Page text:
At the summit, we stood together atop the rock pile and drank in the view of the great peaks of the Northern Presidential Range: Clay, Jefferson, Adams, and Madison. In addition, amid the great arc of peaks, I saw for the first time the Great Gulf, Monticello Lawn, Jefferson’s Knee, Thunderstorm Junction, the buttress of Adams, and the Osgood Ridge.
We changed our location and walked toward the west where we could look down the spine of the Southern Presidential Range. We gazed down on the great peaks of Monroe, Franklin, Eisenhower, Clinton, Jackson, and Webster. The Crawford Path, the oldest mountain trail in continuous use in America, came up from Crawford Notch to reach treeline near Mt Clinton. From there to the summit of Mt Washington, the Crawford Path meandered for over five miles as it worked its way up the barren terrain, fully exposed to the fury of the storms that buffet the mountains from the northwest. High up on the Crawford Path, below the summit of Mt Washington, is a marker commemorating the spot where two hikers died of exposure in a storm on July 19, 1958.
Eventually, we left the summit and worked our way down the Tuckerman Ravine Trail. We passed the junction of the Lion Head Trail, continued down the Tuckerman Ravine Trail to the headwall, and followed the path as it turned to the left and made its way through scrub and across open stretches to the side of the ravine. Reaching the top of a rocky slide, we made our way down the trail to the floor of the great glacial bowl, then turned left and followed the trail as it gradually descended along the length of the ravine. It continued over the little headwall and stopped at the AMC building below, a facility at the base of the ravine that provided rescue and support services for the large number of hikers that traveled through Tuckerman's. After a brief rest, we headed down to Pinkham and the car, and then back to our camp on the Kancamagus.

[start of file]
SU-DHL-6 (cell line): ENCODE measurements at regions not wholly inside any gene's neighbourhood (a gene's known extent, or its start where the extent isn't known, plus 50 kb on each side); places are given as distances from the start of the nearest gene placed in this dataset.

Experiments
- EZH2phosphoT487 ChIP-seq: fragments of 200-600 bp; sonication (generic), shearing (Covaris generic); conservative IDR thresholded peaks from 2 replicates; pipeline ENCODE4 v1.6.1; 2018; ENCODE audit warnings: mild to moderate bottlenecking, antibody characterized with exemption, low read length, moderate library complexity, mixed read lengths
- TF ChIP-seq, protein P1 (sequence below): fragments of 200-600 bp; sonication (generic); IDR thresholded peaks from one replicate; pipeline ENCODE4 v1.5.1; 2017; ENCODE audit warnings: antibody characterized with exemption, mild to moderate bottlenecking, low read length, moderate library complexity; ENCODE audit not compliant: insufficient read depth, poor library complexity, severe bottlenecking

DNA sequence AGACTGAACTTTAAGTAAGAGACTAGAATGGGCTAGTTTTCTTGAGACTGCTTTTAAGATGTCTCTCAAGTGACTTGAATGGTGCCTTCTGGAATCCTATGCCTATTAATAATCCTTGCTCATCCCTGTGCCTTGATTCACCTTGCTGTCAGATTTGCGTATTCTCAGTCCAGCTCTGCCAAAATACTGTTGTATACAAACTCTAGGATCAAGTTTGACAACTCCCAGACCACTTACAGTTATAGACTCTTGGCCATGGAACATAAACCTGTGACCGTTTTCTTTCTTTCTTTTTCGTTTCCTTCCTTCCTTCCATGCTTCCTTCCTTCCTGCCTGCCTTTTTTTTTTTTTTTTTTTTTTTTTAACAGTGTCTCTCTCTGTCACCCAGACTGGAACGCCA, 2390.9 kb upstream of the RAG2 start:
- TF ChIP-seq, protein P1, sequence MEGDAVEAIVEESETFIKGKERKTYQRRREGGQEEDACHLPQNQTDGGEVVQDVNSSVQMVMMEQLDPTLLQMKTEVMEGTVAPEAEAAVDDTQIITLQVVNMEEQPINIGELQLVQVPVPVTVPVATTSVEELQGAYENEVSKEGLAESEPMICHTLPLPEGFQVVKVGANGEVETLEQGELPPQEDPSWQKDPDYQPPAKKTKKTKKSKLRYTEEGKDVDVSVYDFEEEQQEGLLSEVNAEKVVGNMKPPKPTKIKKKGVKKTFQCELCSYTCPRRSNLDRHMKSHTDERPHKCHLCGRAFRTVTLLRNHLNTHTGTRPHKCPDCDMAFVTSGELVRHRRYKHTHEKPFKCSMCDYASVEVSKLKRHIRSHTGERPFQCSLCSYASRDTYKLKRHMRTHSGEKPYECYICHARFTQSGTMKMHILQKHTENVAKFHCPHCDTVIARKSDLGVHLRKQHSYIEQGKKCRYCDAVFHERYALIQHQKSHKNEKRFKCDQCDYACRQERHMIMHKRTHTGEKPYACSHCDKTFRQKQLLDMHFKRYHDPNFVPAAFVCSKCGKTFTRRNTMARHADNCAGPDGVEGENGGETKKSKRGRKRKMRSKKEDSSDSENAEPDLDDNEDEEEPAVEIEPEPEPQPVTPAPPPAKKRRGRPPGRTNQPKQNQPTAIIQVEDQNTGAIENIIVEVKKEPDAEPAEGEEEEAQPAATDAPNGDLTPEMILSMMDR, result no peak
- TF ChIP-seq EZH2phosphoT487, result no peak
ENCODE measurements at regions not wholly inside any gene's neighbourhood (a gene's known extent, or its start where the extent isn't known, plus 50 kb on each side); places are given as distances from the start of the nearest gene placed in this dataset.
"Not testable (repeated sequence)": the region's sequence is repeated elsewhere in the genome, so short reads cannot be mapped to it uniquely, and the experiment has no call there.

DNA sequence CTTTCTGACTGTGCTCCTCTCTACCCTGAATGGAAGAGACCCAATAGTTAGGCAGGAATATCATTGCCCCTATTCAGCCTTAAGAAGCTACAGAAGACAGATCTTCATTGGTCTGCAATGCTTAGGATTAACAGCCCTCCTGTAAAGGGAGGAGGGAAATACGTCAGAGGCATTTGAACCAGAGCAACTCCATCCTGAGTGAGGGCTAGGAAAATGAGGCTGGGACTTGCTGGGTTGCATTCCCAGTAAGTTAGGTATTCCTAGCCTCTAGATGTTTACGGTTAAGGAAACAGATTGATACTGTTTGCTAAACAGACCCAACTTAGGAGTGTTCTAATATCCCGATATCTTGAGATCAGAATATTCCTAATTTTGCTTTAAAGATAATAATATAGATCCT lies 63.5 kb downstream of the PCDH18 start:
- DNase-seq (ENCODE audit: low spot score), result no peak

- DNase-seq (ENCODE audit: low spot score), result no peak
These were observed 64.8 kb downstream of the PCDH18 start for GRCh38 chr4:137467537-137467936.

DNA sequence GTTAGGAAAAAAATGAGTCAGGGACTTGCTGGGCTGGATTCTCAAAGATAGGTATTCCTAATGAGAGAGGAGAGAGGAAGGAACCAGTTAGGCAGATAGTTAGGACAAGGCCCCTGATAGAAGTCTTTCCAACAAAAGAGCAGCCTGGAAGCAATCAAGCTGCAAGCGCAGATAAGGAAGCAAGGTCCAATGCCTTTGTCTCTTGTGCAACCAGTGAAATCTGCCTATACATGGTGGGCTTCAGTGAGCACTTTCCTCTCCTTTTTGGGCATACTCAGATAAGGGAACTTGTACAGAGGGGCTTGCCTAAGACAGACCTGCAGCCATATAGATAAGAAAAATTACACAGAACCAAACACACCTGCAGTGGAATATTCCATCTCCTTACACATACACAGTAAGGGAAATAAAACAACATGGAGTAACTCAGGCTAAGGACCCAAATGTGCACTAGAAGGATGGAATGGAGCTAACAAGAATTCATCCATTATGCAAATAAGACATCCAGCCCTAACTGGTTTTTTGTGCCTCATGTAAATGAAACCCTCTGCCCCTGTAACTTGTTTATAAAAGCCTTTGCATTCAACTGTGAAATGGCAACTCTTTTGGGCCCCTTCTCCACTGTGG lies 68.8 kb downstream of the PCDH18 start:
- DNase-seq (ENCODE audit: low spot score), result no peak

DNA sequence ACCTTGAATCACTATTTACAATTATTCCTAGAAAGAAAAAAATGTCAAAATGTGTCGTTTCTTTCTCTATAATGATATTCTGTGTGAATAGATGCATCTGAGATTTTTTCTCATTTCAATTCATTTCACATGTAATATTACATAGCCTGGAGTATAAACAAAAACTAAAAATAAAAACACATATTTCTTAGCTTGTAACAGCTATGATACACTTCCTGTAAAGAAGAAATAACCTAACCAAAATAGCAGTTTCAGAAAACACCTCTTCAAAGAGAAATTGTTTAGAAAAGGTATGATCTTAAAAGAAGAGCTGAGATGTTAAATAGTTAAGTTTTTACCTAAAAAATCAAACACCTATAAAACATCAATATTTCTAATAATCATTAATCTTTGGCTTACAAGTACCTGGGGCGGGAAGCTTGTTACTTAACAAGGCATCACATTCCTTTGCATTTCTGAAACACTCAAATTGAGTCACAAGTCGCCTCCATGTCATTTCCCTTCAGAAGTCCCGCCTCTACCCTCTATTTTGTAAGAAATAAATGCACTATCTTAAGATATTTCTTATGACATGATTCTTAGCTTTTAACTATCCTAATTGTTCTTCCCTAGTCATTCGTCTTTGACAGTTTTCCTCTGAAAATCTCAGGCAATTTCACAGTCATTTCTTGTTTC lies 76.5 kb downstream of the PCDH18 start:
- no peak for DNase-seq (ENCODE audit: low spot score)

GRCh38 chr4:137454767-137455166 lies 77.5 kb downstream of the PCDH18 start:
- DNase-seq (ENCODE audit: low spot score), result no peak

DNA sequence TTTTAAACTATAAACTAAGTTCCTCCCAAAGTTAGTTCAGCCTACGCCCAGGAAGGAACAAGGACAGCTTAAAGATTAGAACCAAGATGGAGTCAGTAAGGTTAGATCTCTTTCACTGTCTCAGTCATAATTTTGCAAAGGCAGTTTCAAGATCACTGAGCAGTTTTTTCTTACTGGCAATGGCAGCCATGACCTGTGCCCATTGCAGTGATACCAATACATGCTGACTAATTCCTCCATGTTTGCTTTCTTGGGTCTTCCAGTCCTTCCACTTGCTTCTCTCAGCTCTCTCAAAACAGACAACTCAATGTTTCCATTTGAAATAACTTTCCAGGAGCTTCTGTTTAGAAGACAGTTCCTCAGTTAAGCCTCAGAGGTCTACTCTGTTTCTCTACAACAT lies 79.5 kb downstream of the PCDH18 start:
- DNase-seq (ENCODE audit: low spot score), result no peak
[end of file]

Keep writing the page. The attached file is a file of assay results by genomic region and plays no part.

Later in the week, we climbed one of the most scenic peaks in the southern region of the White Mountains, Mt Chocorua. Although just barely more than half as high as Mt Washington, its exposed granite top provided us with expansive views of the southern area of the White Mountains and the Lake’s Region to the south. From atop Chocorua, I could make out Mt Washington and the high summits of the surrounding area. I reveled in the memories of climbing the great peak several days before.